Monday, July 21, 2014

Military spending versus other national priorities

"Every gun that is made, every warship launched, every rocket fired signifies, in the final sense, a theft from those who hunger and are not fed, those who are cold and are not clothed.

This world in arms is not spending money alone. It is spending the sweat of its laborers, the genius of its scientists, the hopes of its children. The cost of one modern heavy bomber is this: a modern brick school in more than 30 cities. It is two electric power plants, each serving a town of 60,000 population. It is two fine, fully equipped hospitals. It is some fifty miles of concrete pavement. We pay for a single fighter with a half-million bushels of wheat. We pay for a single destroyer with new homes that could have housed more than 8,000 people. . . . This is not a way of life at all, in any true sense. Under the cloud of threatening war, it is humanity hanging from a cross of iron."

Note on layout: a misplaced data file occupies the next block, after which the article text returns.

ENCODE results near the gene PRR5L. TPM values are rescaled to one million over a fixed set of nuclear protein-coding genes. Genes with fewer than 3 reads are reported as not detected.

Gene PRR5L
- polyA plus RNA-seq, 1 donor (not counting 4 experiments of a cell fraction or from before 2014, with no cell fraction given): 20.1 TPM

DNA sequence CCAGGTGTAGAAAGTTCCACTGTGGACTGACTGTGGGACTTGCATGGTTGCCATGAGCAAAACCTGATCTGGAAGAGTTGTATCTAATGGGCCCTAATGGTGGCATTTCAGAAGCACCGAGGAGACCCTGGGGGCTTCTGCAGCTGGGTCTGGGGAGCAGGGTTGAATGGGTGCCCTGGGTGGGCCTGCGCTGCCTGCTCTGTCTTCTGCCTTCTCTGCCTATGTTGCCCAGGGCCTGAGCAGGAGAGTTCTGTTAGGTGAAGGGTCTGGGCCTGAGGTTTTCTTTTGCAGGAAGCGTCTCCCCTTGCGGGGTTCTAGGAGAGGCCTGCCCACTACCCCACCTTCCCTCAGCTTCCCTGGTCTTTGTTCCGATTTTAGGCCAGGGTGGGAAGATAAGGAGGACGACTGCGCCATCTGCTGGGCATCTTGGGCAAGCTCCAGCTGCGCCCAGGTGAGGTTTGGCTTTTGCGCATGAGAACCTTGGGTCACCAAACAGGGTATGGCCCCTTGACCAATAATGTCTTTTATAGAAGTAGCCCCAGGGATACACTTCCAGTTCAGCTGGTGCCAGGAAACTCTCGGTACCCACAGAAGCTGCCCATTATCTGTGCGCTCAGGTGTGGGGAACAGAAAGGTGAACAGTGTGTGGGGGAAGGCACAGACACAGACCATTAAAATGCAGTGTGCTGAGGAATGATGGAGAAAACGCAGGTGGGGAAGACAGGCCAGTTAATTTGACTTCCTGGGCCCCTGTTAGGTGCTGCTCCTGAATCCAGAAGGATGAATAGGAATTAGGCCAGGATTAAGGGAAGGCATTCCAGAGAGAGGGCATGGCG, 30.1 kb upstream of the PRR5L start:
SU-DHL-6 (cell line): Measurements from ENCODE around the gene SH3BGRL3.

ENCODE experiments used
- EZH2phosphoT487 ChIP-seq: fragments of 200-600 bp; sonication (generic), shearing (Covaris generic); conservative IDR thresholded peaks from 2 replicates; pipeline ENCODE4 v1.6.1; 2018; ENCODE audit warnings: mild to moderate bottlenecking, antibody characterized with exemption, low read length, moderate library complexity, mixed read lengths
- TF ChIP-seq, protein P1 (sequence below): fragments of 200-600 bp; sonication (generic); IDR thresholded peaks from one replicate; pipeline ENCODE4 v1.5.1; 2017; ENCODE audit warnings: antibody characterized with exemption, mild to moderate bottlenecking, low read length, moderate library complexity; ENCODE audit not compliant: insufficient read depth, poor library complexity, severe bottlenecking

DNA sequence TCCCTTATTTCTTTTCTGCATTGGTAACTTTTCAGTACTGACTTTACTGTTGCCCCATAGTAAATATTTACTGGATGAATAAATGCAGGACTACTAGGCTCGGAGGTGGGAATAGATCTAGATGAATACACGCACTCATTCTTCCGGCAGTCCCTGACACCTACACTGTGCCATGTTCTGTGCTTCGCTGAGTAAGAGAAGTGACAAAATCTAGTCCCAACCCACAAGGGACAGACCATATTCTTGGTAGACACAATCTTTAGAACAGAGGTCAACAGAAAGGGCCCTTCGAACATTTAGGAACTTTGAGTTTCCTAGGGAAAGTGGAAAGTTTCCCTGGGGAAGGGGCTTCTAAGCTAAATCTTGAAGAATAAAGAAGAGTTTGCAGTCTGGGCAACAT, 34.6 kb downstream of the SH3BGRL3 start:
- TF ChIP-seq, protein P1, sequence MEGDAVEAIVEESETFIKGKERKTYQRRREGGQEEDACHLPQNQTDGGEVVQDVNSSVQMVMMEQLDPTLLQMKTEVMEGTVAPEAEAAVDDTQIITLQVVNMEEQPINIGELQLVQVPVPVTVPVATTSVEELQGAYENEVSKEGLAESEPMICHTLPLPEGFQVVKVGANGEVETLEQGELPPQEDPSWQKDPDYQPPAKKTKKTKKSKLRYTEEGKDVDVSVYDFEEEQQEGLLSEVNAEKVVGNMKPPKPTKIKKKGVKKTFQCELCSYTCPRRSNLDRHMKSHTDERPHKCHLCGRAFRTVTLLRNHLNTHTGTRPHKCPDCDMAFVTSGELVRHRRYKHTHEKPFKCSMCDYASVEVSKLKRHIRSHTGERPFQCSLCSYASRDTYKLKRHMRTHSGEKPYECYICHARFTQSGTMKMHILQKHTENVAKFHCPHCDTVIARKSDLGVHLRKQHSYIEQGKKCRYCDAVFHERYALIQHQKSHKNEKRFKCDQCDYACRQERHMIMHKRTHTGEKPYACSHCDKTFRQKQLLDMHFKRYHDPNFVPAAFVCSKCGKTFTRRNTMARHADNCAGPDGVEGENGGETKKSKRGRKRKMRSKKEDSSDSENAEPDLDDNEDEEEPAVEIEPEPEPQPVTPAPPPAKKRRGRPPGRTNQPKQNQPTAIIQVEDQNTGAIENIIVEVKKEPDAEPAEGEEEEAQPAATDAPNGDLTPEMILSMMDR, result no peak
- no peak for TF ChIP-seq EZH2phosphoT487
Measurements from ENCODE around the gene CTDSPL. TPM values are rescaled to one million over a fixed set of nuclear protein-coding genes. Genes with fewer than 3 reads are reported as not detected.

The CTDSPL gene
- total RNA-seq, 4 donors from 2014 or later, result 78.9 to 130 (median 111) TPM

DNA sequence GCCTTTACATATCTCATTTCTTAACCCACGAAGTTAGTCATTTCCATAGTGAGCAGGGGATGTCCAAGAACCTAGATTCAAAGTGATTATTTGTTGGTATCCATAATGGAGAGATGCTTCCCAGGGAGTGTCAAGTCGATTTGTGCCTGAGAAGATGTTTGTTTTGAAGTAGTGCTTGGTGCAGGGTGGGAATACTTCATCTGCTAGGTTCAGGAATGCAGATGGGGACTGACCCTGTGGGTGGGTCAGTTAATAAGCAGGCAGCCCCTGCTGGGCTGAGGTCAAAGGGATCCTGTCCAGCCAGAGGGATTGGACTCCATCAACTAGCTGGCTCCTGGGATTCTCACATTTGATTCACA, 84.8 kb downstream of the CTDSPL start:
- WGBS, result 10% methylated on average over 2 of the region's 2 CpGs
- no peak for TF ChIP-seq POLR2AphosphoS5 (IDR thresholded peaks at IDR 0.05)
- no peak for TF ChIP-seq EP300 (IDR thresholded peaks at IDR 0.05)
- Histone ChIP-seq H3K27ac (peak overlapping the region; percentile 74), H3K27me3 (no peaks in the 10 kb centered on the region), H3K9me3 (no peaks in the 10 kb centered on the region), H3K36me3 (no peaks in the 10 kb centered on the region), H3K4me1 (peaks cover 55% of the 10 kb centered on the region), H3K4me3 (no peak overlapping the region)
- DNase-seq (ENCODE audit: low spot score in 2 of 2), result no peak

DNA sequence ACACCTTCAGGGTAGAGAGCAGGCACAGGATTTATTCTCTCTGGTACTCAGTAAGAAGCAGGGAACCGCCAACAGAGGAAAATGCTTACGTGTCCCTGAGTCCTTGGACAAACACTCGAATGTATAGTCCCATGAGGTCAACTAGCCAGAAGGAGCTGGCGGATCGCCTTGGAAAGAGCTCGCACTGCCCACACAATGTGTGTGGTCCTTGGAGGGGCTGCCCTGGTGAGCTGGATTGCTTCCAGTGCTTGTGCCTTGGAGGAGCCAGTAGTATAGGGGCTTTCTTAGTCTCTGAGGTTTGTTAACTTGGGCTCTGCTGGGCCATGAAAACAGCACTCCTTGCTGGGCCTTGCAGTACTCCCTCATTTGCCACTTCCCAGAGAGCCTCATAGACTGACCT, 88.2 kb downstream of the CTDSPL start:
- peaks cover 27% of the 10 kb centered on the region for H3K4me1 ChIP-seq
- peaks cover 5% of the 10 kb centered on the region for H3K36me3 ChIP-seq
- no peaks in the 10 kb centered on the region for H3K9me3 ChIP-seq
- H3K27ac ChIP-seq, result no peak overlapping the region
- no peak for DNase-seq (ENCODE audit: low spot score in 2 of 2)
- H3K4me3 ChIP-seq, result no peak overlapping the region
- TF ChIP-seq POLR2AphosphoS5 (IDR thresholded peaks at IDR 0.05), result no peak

President Dwight D. Eisenhower, April 16, 1953

Now, more than 61 years later, the United States military budget continues to demonstrate misplaced priorities.  The current budget is $821 billion, far greater than any other nation in the world. According to an article in the NY Times, the military's most recent weapon of choice, the F-35 Joint Strike Fighter, is expected to cost taxpayers $396 billion.

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